Difference between Staphylococcus and Micrococcus

Staphylococcus and Micrococcus both are Gram positive cocci (GPC).  Both of these cocci are non-motile, non-sporing and Catalase Positive.

Staphylococcus in Gram Stain

Both of these organisms are normal flora of skin and mucous membranes of man and animals. Member of the genus Staphylococcus are associated with clinical infections whereas that of Micrococcus are rarely involved in infection.


Some of the notable differences between Micrococcus and Staphylococcus are:

Characteristics /Tests Micrococcus Staphylococcus
Morphology Large Gram positive cocci, usually arranged in tetrads or in pairs. Gram positive cocci in clusters, sometimes in pairs and short chains.
Clinical Significance Usually considered contaminants of clinical specimen; rarely implicated as cause of infections.May cause opportunistic infection in an immunocompromised host. Bacteria of this genus are of primary clinical significance. S. aureus is a notorious pathogen. S. saprophyticus causes honeymoon cystitis.
Lysostaphin Sensitivity Test Not lysed with lysostaphin  (Resistant) Lysed with lysostaphin (Sensitive)
Furazolidone Sensitivity Test Resistant to antibiotic Furazolidone Susceptible to antibiotic Furazolidone
Bacitracin sensitivity test Susceptible to 0.04 U of Bacitracin Resistant to 0.04 U of Bacitracin
Microdase Test Microdase Positive Microdase Negative
Oxygen requirementsCarbohydrate Utilization They only grow aerobically (obligate aerobe)Utilize sugars oxidatively or not at all in the O/F test. Facultative anaerobic(can use either aerobic respiration and/or fermentation depending on the availability of oxygen, does not solely depend on aerobic respiration for growth).Fermentative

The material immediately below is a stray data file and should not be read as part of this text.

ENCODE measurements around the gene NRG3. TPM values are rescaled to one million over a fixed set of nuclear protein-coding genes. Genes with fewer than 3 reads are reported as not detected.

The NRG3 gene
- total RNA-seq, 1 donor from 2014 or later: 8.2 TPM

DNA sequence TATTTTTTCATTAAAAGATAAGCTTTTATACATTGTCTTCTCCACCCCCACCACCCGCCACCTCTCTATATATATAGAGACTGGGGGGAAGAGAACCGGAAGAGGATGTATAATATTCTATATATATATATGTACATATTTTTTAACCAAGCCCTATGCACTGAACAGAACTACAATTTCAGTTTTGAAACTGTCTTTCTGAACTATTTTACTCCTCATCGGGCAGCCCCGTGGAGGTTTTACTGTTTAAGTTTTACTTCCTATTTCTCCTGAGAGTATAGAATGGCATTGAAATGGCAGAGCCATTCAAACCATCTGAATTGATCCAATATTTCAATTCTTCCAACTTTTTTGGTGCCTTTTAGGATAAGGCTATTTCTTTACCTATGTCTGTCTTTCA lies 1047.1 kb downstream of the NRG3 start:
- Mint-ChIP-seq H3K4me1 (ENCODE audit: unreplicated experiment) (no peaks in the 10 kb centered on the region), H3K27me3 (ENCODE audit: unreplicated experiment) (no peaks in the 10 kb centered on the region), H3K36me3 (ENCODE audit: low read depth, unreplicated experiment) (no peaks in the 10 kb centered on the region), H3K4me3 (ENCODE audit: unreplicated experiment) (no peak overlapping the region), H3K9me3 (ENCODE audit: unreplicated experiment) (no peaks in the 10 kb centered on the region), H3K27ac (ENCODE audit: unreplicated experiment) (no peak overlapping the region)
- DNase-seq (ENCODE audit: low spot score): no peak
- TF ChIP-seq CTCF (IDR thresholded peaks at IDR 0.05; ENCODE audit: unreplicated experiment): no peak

A.  Bacitracin Sensitivity

This test is used for the rapid identification of group A streptococci. It can be used to distinguish staphylococci (resistant) from micrococci (sensitive).



B. Lysostaphin Sensitivity

This test distinguishes staphylococci (sensitive) from micrococci (resistant).

Procedure and Result:

  1. Emulsify the test isolate in 2 ml phosphate buffered saline at pH 7.3 to concentration equivalent to McFarland’s opacity standard no. 1.
  2. Divide the suspension in to two portions. To one add a lysostaphin disc and shake vigorously. The other is the control.
  3. Incubate both portions in a water-bath at 37°C for 2 hour.
  4. Clearing of the test suspension relative to the control indicates sensitivity to lysostaphin.